routing mechanism for an application layer.  While the design
   requirements for such a forwarding mechanism are similar to those
   often needed in the control plane by many MANET unicast routing
   protocol layers, it is desirable to provide a more generic forwarding



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   function for use by other applications.  There are a number of
   application areas that could take advantage of a simple, broadcast-
   type delivery service within a MANET routing region (e.g., multimedia
   streaming, peer-to-peer middleware multicasting, MANET auto-
   configuration, and discovery services).














































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2.  SMF Design Considerations

   The simplest design often conceived and adapted for MANET packet
   flooding is something we designate as the classical flooding (CF)
   algorithm.  In CF, each participating forwarder node is required to
   rebroadcast packets intended for dissemination once and only once.
   This approach is extremely simple and generally only requires some
   means of duplicate packet detection and a basic forwarding mechanism.
   However, it is well known that using CF results in a significant
   number of redundant transmissions often referred to as the broadcast
   storm problem [NTSC99].  For example, reducing unnecessary channel
   contention within a MANET significantly improves network performance.
   Unlike wired network hardware, direct contention and interference is
   experienced beyond the single hop physical interface.  Therefore,
   reducing the number of required relay nodes is an important design
   goal for this environment.  Unfortunately, reducing the number of
   relay nodes in a MANET environment may also decrease the robustness
   of overall packet delivery.  There exists an interdependent design
   trade-off between relay efficiency and delivery robustness that is
   scenario and system dependent and should be considered carefully in
   any pragmatic design.  If needed, additional reliability mechanisms
   MAY be considered for use with reduced relay sets.  A design goal of
   SMF is support CF-based forwarding and to support reduced relay set
   algorithms for increased efficiency.

   At a theoretical level, work in the area of minimizing packet
   forwarders, or relay node sets, is often related to basic graph
   theory problems.  In graph theory, a dominating set (DS) for a graph
   is a set of vertices whose neighbors, along with themselves,
   constitute all the vertices in the graph.  A connected DS (CDS) is a
   DS forming a connected graph.  A minimum CDS (MCDS) is a set such
   that the number of vertices is the minimum required to form a CDS.
   Finding a small dominating set is one of the most fundamental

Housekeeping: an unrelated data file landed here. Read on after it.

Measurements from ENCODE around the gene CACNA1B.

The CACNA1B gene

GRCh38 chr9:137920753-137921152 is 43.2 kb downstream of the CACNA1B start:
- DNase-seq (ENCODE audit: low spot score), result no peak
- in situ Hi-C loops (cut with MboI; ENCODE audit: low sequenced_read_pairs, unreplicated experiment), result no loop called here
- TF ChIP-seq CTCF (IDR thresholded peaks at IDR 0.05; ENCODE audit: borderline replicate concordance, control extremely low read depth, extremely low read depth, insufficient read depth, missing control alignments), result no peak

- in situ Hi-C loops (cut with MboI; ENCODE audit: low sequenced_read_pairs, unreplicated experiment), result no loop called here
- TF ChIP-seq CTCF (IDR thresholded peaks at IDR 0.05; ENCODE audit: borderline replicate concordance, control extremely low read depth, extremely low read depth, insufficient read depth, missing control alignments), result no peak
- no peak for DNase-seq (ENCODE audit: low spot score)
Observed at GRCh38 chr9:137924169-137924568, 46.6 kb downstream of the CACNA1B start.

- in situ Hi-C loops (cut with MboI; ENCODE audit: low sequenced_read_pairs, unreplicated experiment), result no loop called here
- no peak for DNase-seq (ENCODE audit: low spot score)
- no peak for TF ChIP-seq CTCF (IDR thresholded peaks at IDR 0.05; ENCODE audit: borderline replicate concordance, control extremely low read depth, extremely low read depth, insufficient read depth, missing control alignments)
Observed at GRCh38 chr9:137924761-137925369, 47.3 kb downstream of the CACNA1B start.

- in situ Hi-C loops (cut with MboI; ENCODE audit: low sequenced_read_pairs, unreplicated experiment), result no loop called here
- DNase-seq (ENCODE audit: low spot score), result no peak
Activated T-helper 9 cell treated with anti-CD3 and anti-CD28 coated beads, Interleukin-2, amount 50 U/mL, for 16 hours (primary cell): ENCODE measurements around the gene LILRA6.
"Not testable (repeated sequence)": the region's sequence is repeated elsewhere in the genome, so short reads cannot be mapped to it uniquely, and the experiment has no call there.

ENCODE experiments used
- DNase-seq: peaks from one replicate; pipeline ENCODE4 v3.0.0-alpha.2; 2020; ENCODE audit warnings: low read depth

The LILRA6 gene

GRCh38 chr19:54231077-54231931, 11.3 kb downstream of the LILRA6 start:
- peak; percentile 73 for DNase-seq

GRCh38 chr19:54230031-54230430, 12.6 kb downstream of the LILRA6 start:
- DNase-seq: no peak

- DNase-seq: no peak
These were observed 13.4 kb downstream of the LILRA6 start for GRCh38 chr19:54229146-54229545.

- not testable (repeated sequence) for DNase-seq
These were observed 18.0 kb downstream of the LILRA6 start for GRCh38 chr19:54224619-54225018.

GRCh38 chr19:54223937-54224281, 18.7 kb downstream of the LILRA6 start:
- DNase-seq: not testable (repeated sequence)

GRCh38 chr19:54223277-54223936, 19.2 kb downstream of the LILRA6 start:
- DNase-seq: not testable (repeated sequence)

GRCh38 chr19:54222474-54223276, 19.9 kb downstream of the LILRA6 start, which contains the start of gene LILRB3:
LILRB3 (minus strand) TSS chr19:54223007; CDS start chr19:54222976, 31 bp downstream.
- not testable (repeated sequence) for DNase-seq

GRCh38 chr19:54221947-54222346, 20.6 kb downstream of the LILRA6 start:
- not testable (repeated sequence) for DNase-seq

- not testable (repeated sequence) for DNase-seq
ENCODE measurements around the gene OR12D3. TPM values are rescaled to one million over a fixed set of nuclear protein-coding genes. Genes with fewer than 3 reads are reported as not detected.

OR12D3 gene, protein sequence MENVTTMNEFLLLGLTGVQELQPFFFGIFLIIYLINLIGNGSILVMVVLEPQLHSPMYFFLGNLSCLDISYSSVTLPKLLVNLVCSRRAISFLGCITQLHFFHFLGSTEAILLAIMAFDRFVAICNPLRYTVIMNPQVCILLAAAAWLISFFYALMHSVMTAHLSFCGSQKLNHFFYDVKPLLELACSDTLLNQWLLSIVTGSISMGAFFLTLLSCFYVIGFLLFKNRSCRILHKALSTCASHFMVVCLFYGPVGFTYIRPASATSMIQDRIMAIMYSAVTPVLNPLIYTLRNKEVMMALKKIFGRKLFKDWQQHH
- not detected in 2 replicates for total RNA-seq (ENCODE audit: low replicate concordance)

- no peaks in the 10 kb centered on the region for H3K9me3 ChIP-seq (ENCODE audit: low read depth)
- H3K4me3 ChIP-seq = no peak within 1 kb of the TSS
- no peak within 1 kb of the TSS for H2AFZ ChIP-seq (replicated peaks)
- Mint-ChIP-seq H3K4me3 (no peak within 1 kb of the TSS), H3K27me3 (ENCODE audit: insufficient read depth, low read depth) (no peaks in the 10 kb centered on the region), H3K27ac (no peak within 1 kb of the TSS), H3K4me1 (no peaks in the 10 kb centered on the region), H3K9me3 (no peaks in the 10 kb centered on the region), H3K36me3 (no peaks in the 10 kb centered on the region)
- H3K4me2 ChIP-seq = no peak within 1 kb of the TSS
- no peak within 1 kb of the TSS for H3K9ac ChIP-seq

problems of traditional graph theory and is in theory often related
   to the problem of optimizing flooding algorithms in MANETs.  Finding
   an MCDS in a given graph is known to be NP-hard [GJ79].  Beyond these
   basic static graph theoretic issues, MANET protocol designs require
   more distributed and dynamic operation.  To better explain the design
   requirement, we formulated the following characteristics desired of
   an effective MANET flooding algorithm solution for use in SMF:

   1.  A resultant cover set that is small compared to the total number
       of nodes as the network scales in size and density.

   2.  A robust approach somewhat resilient to network mobility and link
       dynamics.





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   3.  A cover set election/maintenance mechanism that is lightweight,
       distributed, and adaptive in nature.


2.1  Previous Related Work

   Previous novel work on MANET flooding and reduced relay set
   mechanisms has been done and this document borrows and builds off of
   previous work accomplished.  In [WC02], a broad taxonomy of flooding
   algorithms for use in MANET environments was presented and the work
   examined performance issues related to various approaches.  Other
   important work has developed distributed mechanisms that select and
   maintain reduced relay node sets.  As we have already mentioned, the
   design trade-offs are further complicated by wireless contention,
   topological classes, and mobility scenarios as considerations.  In
   addition, implementation of IP multicast forwarding based upon these
   flooding algorithms raises additional design trade-offs and issues.
   This includes maintenance of protocol state, duplicate packet
   detection mechanisms, and any possible protocol signaling support
   required by a mechanism.

2.2  Core Requirements of an SMF Implementation

   Here we outline the core requirements being targeted by the SMF
   specification.  SMF is being designed to support both IPv4 and IPv6
   MANET multicast forwarding capability.  The fundamental requirements
   of the SMF implementation are:

      The SMF protocol MUST be capable of processing and potentially
      forwarding multicast packets both generated locally on a MANET
      node and those received on an active MANET interface.

      SMF MUST ignore multicast packets intended for link-local use.